Let's Learn From the Past: Robert Fulton

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Inventor, engineer and Pennsylvania native Robert Fulton revolutionized river commerce by developing the first commercial steamboat to successfully navigate the Western waters after launching his invention from Pittsburgh in 1811.

Born in 1765 to Irish immigrants about 60 miles west of Philadelphia, the self-educated Fulton showed an aptitude for engineering and mechanics at a young age. By the time he turned 13, he already learned to build paddle wheels for his father’s fishing boats.

He eventually moved to London and traveled throughout Europe, experimenting with mechanical inventions. He designed plans for canal systems and steam-powered vessels, and even developed the world’s first working submarine — the Nautilus — in 1797. While in Paris in 1801, Fulton met the U.S. minister to France, Robert Livingston, with whom he formed a professional partnership.

Fulton and Livingston eventually moved back to the U.S. and developed the North River Steamboat (often mistakenly referred to as the Clermont), which became the world’s first successful commercial steamboat after its 1807 voyage from New York City to Albany, N.Y., and back along the Hudson River.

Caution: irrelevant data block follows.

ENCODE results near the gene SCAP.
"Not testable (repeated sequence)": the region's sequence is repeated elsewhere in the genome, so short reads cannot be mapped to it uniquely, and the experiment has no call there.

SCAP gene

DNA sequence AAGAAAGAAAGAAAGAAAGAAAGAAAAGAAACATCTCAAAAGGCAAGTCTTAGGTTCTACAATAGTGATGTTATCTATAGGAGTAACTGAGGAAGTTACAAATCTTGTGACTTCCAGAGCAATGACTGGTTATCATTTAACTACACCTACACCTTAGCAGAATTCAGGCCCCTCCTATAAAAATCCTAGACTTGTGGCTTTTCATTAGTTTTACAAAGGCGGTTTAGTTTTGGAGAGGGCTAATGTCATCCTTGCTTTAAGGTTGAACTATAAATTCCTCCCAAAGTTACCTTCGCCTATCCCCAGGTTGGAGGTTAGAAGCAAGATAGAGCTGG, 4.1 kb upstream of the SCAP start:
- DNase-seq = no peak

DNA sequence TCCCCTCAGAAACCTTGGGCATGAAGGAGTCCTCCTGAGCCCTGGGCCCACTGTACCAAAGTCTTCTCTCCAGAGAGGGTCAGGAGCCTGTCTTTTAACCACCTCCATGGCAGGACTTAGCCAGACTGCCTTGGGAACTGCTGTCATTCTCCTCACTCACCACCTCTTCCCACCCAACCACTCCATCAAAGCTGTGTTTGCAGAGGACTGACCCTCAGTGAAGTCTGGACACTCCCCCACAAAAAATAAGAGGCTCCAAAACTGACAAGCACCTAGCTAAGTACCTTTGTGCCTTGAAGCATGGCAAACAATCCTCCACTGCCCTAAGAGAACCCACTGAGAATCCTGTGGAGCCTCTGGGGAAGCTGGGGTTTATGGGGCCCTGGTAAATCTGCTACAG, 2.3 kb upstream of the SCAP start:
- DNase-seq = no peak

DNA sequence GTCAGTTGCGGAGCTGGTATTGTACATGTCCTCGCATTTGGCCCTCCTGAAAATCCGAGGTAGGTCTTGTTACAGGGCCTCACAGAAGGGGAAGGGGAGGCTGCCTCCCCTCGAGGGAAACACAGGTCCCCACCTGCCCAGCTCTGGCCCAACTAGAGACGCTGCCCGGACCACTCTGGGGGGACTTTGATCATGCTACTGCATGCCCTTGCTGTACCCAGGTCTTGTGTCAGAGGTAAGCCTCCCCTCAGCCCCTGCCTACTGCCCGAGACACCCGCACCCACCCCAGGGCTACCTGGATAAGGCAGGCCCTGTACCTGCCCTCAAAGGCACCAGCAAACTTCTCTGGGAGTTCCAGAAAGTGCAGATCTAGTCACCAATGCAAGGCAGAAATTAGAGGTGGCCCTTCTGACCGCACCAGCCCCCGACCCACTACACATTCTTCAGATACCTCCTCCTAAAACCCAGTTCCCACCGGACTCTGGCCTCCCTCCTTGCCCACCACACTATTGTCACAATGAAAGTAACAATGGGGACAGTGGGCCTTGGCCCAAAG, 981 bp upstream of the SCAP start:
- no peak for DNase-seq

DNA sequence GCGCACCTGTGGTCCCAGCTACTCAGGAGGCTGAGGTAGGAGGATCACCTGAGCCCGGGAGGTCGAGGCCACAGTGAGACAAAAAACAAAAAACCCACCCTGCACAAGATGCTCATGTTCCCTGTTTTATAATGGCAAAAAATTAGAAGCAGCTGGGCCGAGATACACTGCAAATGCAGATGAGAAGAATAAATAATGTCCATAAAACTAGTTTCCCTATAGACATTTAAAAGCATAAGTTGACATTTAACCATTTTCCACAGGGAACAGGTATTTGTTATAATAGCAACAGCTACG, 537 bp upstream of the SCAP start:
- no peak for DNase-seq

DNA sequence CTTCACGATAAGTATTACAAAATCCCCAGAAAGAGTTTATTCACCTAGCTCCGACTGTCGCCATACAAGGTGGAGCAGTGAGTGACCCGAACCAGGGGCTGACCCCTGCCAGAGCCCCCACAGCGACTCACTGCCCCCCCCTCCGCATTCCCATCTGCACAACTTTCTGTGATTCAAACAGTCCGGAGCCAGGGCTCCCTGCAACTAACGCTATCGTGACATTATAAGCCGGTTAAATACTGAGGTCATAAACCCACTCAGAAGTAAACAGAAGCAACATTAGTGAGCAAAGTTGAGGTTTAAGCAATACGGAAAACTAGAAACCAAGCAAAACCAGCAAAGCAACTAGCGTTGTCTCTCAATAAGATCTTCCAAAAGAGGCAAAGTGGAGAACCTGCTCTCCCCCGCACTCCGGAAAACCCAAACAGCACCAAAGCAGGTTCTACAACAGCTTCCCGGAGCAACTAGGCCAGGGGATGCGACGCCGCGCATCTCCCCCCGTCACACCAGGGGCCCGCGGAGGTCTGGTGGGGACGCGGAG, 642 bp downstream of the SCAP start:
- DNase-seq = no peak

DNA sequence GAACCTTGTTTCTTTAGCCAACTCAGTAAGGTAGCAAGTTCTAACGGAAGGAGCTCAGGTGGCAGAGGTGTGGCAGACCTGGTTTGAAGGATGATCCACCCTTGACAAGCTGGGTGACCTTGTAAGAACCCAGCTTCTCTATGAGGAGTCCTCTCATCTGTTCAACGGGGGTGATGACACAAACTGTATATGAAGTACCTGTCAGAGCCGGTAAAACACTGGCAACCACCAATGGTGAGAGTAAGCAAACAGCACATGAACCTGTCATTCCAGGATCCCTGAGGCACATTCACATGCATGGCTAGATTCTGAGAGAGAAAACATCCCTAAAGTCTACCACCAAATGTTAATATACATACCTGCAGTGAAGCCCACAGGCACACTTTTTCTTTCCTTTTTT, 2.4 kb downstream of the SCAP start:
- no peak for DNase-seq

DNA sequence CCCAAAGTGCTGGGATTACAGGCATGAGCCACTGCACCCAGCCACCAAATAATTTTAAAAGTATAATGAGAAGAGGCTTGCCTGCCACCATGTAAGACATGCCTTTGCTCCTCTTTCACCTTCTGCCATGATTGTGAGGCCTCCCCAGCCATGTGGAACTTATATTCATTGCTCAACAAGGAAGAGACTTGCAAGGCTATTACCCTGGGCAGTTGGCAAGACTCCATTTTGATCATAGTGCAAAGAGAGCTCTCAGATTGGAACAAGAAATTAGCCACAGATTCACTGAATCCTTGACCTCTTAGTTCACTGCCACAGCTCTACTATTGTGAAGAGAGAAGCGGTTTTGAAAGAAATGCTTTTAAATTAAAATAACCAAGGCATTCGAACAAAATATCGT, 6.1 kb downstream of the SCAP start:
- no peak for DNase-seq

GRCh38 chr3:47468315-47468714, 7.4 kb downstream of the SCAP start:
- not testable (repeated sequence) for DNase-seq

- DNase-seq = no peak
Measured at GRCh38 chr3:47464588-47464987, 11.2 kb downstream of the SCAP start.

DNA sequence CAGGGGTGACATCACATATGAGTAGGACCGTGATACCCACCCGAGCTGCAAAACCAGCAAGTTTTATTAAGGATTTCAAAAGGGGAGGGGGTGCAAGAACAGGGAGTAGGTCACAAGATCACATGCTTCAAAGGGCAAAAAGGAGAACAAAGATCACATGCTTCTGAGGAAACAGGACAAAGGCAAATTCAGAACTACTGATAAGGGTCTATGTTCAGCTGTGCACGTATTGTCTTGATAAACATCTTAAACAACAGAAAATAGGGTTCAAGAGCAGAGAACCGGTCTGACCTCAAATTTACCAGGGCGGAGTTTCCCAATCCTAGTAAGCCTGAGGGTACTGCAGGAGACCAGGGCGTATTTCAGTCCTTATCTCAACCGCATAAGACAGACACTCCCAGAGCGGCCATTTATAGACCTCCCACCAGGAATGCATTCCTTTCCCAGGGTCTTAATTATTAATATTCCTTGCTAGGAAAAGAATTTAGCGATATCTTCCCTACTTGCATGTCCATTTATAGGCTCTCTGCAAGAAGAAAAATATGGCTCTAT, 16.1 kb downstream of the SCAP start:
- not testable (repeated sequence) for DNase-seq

After their triumph in New York, Fulton and Livingston turned their attention to Western river travel. The two commissioned the building of the Steamboat New Orleans, which launched from Pittsburgh in October 1811. The New Orleans navigated through poor weather conditions, tree snags and even an earthquake to make a successful trip to its namesake city on the Ohio and Mississippi rivers. The journey gave birth to the steamboat building industry in Pittsburgh and by the 1830s, Western Pennsylvania manufacturers built nearly 40 percent of all steamboats in the U.S.

Fulton’s innovation left quite a legacy, as steamboat travel served as a key component of the industrial revolution and exploration of the West.

Visitors can learn more the steamboat industry in Pittsburgh and see 2,000 perfectly preserved artifacts from the cargo of the Steamboat Arabia as part of the Heinz History Center’s new exhibition, “Pittsburgh’s Lost Steamboat: Treasures of the Arabia.” For more information, visit www.heinzhistorycenter.org.

— By Kaitlyn Thoma, History Center communications assistant


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